CO2 Emissions from Central Canadian Agriculture: Meeting Kyoto Targets and Its Implications

Agriculture sectors dependence on fossil fuel use (both direct and indirect) has increased dramatically over the past decades. Productivity increases have been achieved using technological improvements which use considerable amounts of energy inputs. Concerns about global environmental quality resulted in several countries signing the Kyoto protocol, which came into effect internationally, on February 16, 2005. Canada has made a commitment to the international community to stabilize CO2 emissions at 6 percent below 1990 levels. The target is supposed to be reached by 2008 and maintained through 2012. This paper estimates the CO2 emissions from input use in Central Canadian agriculture. Using elasticity estimates, the amount of price increase needed to achieve Kyoto targets is estimated. A 6 percent reduction from 1990 levels implies that CO2 emissions should be stabilized at 1,424,562 tonnes of carbon. The removal of current provincial farm fuel tax exemption programs will lead to a decrease of only 3.36 percent reduction in CO2 emissions and is estimated to be at 1,726,356 tonnes of carbon. Fuel prices will have to increase almost 85 percent in order to achieve the target reductions under the Kyoto agreement.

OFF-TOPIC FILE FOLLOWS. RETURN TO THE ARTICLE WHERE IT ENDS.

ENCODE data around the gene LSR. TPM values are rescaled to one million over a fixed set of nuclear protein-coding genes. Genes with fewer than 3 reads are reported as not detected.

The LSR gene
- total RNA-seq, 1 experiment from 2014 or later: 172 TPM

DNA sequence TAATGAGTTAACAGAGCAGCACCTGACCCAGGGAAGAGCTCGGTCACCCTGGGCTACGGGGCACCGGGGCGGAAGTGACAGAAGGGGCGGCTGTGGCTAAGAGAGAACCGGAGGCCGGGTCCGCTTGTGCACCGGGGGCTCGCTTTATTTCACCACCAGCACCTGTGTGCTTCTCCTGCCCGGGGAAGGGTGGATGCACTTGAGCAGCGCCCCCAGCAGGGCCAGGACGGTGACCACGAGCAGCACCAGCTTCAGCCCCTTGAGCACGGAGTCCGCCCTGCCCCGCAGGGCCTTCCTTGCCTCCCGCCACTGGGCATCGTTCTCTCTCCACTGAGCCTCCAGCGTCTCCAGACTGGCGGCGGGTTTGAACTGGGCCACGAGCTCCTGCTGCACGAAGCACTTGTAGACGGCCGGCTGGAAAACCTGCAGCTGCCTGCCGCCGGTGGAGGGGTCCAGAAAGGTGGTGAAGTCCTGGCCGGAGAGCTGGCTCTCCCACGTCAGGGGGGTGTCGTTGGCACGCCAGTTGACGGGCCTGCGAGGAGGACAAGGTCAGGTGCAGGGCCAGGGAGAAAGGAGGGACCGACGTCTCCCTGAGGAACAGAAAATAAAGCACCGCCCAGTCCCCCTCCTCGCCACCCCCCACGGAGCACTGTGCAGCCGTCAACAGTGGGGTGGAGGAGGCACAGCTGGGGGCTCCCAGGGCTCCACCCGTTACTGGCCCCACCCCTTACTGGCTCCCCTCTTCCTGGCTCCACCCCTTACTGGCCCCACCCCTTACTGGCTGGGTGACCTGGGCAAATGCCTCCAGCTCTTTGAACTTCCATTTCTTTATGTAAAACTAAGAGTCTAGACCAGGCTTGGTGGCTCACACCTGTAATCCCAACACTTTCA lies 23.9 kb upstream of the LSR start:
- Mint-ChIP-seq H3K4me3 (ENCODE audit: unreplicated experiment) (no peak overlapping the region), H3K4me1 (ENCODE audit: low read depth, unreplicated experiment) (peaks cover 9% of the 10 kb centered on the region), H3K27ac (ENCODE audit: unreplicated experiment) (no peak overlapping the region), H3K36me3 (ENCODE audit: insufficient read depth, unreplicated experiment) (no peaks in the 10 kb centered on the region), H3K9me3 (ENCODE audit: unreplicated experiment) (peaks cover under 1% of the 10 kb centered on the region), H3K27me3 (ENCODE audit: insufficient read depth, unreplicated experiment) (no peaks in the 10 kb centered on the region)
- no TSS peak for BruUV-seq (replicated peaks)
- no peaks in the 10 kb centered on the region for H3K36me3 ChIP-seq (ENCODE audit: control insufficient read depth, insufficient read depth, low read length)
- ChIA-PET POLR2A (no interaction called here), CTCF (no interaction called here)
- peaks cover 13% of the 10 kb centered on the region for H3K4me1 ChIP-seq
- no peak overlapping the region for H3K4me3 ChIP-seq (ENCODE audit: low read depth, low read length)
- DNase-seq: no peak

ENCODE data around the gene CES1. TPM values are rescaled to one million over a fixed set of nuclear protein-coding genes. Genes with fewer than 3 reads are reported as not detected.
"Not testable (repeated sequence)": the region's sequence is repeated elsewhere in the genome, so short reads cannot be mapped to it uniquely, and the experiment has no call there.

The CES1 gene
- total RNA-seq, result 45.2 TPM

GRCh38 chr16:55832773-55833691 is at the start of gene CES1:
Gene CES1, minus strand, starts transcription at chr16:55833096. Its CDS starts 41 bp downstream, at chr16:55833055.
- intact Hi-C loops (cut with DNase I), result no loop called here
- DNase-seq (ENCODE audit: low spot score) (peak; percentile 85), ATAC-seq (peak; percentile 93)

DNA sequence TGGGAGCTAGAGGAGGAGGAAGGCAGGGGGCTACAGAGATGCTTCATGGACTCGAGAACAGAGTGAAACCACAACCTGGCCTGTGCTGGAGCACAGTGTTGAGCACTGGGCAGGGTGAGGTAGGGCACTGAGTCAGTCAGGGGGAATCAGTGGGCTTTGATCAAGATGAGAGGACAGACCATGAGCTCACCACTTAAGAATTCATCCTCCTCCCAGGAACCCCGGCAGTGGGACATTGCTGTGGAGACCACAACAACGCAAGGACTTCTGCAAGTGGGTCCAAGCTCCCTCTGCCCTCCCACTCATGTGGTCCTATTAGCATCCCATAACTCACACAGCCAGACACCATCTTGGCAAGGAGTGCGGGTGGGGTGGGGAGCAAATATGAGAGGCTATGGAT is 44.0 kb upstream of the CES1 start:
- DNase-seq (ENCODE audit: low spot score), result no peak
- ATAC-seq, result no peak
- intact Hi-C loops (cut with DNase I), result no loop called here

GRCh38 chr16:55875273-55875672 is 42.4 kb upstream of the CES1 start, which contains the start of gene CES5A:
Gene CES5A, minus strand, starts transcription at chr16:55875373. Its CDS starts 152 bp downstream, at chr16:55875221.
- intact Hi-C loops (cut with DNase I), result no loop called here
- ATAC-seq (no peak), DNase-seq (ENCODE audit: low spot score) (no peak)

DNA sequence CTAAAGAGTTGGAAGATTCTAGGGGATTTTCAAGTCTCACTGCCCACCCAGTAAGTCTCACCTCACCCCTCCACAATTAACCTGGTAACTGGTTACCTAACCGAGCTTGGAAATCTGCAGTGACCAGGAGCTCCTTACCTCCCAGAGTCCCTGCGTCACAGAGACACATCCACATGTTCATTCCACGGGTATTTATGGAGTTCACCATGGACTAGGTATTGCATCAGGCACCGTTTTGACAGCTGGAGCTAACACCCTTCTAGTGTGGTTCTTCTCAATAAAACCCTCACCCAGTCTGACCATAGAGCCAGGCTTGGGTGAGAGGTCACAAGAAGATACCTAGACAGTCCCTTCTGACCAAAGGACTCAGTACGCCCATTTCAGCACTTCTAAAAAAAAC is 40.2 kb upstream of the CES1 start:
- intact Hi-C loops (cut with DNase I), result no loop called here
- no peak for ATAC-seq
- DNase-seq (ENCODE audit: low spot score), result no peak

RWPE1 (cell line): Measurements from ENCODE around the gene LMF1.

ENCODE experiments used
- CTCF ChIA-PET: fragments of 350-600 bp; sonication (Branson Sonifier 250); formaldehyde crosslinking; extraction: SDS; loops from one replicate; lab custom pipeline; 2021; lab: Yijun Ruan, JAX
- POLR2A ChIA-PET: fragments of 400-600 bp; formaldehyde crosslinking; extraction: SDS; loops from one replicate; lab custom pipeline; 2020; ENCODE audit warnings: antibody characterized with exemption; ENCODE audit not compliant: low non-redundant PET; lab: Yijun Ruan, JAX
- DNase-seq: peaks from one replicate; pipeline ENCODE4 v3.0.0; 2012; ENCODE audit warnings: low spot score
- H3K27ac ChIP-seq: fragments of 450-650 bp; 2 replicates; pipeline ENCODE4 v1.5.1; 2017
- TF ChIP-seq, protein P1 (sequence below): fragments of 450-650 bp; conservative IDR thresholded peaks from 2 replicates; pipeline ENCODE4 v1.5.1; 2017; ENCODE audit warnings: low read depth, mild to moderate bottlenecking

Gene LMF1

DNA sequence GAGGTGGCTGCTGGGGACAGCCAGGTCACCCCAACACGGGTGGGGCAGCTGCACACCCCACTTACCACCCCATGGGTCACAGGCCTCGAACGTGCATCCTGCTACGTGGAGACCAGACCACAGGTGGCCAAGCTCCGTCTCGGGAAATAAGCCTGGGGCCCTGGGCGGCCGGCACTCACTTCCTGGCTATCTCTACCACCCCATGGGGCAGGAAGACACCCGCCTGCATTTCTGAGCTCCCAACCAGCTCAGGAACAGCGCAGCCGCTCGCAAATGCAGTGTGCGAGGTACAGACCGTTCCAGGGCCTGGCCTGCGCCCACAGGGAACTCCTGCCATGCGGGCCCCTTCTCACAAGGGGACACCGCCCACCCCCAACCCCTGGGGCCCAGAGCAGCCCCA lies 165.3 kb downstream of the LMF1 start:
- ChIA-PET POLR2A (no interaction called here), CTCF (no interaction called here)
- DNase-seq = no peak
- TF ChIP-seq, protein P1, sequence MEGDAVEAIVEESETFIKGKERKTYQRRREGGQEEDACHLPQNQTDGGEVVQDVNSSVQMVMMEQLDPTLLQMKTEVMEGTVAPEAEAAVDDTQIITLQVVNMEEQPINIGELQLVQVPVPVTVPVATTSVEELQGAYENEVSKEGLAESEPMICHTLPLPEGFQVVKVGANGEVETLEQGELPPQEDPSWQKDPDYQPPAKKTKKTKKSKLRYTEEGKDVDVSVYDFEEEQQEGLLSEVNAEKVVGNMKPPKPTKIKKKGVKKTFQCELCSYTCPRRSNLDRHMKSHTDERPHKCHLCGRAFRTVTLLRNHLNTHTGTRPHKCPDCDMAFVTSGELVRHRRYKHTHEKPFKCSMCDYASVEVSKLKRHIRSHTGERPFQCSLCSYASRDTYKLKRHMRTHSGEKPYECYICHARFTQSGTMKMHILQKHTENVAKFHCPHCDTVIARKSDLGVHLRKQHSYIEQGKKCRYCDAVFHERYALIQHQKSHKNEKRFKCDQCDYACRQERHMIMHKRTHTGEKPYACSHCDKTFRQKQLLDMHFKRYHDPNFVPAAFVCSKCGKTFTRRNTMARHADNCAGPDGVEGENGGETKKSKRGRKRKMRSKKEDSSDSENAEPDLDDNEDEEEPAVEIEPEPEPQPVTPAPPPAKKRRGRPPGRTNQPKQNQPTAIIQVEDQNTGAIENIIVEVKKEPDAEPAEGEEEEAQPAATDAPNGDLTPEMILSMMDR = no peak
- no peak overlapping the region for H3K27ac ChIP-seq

Issue Date:
2006
Publication Type:
Conference Paper/ Presentation
PURL Identifier:
http://purl.umn.edu/25778
Total Pages:
16
Series Statement:
Poster Paper




 Record created 2017-04-01, last modified 2017-04-26

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